I started taking my dental health seriously just before the pandemic started. My first appointment during the pandemic was like a scene out of E.T., the Extraterestrial, with doors having zipped plastic and everybody wearing masks. It turns out the dentistry was renovating their practice anyway, and my recent appointment was a lot more comfortable, with glass doors while still undergoing the same precautions.

I finally replaced my 2010 MacBook Air, which barely runs Zoom, with a 2020 M1 MacBook Air. It's the fastest computer I've owned, by far. I plan on trying out the Cloud Ready operating system to turn my old MacBook Air into a Chromebook, mainly to see what it's like. I haven't touched my PC gaming laptop much since buying it in October, though that should change soon with the purchase of a controller. I've only opened the box of the Raspberry Pi 400 I bought in November and haven't turned it on yet.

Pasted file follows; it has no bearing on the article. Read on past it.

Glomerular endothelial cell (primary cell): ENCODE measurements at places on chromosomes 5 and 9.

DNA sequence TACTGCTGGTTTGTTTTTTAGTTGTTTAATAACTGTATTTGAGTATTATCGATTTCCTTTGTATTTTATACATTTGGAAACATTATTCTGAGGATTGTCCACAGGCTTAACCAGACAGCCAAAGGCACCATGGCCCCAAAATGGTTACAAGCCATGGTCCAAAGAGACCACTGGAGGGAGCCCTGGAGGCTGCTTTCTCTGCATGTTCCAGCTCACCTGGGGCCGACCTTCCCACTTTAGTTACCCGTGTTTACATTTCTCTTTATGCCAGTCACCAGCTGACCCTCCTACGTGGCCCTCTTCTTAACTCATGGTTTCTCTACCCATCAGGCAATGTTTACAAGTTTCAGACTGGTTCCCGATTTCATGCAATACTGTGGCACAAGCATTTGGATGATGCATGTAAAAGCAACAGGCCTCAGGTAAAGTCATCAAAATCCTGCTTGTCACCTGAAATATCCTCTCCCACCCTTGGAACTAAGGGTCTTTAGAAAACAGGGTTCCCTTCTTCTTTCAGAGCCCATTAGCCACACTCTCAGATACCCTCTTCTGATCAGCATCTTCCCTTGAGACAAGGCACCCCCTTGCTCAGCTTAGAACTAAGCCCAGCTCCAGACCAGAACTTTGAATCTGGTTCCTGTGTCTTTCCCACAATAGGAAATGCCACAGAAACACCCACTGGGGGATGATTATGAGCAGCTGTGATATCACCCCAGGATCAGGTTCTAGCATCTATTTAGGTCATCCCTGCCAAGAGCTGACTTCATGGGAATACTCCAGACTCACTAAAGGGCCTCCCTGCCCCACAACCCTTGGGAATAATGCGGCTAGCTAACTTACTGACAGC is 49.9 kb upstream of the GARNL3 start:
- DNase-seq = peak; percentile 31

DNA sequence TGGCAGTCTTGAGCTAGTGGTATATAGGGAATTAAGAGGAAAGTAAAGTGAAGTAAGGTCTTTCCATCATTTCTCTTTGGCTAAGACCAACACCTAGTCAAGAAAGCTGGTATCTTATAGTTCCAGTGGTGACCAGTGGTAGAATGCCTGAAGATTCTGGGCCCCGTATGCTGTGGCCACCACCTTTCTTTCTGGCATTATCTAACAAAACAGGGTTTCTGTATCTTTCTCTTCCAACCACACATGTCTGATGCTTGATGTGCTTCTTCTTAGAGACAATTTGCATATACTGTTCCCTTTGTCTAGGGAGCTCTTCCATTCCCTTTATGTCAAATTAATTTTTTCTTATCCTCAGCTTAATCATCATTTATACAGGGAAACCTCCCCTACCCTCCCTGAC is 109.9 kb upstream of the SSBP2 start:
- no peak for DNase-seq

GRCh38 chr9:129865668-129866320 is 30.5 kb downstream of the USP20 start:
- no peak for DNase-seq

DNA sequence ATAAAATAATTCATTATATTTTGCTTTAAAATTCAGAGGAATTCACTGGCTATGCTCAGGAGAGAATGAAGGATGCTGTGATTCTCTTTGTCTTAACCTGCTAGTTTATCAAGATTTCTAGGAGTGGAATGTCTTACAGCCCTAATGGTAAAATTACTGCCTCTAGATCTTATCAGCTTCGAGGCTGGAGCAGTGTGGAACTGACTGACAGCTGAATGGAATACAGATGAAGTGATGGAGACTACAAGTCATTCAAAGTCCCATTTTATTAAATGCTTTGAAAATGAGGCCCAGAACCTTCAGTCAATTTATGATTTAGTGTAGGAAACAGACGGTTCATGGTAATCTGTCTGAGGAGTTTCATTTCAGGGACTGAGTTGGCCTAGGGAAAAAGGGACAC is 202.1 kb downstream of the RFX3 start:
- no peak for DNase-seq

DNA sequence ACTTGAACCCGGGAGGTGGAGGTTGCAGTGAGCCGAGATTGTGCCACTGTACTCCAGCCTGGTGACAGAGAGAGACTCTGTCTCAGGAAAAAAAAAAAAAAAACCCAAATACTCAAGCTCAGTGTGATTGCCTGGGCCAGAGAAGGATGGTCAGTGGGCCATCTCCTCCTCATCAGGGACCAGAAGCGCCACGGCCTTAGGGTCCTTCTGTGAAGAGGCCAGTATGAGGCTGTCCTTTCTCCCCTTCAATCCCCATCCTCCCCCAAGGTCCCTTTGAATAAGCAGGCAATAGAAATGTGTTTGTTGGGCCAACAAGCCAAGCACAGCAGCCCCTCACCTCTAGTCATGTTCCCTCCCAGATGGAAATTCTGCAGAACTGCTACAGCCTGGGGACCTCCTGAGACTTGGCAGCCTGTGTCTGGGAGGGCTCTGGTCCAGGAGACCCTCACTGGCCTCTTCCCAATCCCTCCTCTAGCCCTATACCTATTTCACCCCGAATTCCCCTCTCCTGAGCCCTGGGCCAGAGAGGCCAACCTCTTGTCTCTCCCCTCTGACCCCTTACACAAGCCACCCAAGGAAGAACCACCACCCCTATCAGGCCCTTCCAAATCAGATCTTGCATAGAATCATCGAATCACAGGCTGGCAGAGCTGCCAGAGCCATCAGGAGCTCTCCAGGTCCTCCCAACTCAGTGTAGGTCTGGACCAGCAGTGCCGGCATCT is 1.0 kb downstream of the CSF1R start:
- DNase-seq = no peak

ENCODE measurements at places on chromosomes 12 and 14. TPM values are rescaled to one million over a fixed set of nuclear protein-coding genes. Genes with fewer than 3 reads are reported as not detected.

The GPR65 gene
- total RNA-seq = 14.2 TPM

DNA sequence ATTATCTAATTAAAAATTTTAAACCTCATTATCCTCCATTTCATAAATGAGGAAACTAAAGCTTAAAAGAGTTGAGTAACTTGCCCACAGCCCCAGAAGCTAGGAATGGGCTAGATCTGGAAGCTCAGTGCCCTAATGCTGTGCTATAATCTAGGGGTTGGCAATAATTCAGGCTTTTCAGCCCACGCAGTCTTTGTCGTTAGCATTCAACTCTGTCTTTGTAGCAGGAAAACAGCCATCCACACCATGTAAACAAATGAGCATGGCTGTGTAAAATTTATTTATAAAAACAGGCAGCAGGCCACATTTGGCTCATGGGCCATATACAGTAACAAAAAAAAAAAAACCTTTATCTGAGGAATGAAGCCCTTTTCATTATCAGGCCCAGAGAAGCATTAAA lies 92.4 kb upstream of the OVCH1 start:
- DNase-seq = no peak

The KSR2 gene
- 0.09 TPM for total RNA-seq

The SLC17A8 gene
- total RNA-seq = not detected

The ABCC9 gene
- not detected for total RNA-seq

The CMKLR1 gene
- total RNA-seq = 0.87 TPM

Since last month, I've kept busy, as usual. I still have a full-time job, my two non-profit board positions. The Icelandic Club is about as busy as ever, with events shifting to online. We are getting good at it, starting a speakers series and keeping alive our movie nights.

I've spent time reflecting on the fact that I'm the sole member of my household. It has been nice not to worry whether I'm bringing the novel coronavirus to anyone I live with. Not in any way to diminish the work that goes into taking care of a family, not by any means, but living alone is a lot of work. If I don't keep my living area not only tidy but clean, and don't do all the dishes, and don't do the cooking, nobody else will. I've lived alone before, and I did much less around the apartment than I do now. There have been cartoons and discussions about how the pandemic made it harder for those living alone, and that is definitely true to a strong extent. I've been careful to deal with what I can control, and try to let go of what I can't. Now that every day in Toronto is longer than the last for the next few months, I'm hoping to get more sunlight each day and get psychologically ready for whatever we're calling the era after COVID-19 vaccines are widely distributed.

A Year of Sheltering in Place